I have not looked at the scikit learn documentation closely yet, but, from what I know about bayesian ridge, the learned alpha and lambda values (using scikit learned terminology for these) are hyperparameters of the bayesian ridge model. Alpha corresponds to the noise in your estimate of the target and lambda is the estimated precision of the weights. The equations above are good descriptions of these.
These are learned in scikit learn by assigning a gamma priors to the hyperparameters and marginalizing over these hyperparameters. Then, because the resultant integral is analytically intractable, we need to use some approximation to find it (but I am not sure what they use... maybe Laplace approximation). After this, we have effectively solved for the hyperparameters without splitting the dataset and using a grid search method!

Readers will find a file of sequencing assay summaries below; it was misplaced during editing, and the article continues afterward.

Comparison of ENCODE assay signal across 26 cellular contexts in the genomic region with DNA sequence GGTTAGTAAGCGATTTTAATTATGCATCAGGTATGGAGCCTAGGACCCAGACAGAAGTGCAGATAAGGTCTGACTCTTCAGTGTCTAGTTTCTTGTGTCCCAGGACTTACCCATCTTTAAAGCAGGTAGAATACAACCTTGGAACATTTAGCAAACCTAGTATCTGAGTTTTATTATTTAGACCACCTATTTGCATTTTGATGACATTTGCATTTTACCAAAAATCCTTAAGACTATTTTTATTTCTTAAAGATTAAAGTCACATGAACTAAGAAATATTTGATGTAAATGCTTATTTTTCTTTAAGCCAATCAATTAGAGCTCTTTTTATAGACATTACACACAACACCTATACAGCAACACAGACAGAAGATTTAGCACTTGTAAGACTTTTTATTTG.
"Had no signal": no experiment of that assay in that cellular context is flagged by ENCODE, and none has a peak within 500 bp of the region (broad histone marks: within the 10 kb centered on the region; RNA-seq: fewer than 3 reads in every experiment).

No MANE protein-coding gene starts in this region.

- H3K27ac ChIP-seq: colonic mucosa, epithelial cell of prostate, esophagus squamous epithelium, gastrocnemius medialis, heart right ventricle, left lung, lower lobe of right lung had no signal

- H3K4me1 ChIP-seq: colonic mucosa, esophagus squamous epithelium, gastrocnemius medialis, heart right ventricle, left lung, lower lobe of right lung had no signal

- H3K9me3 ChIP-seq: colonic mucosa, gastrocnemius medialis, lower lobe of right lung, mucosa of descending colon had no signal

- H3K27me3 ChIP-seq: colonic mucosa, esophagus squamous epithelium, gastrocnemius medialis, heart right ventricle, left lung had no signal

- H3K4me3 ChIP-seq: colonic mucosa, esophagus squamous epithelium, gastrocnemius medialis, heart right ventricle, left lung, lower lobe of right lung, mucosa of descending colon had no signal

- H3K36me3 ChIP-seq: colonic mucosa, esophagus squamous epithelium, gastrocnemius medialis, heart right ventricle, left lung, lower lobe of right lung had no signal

We solve for these hyperparameters because they set our quadratic regularization term in the Bayesian ridge regression. Following Bishop's Pattern Recognition and Machine Learning, the posterior distribution w.r.t w (the weight vector) shown in equation (eq. 3.55):
We can see that this look similar to the minimization of the sum-of-squares error function with a quadratic regularization term that is equivalent to alpha/beta or, in scikit learn's terminology, lambda/alpha. See below the minimization of the sum-of-squares error function with a quadratic regularization term (eq. 3.27) for comparison. Where Bishops alpha = scikit learn's lambda and Bishops beta = scikit learn's alpha:
Another good source for understanding bayesian linear regression is: http://krasserm.github.io/2019/02/23/bayesian-linear-regression/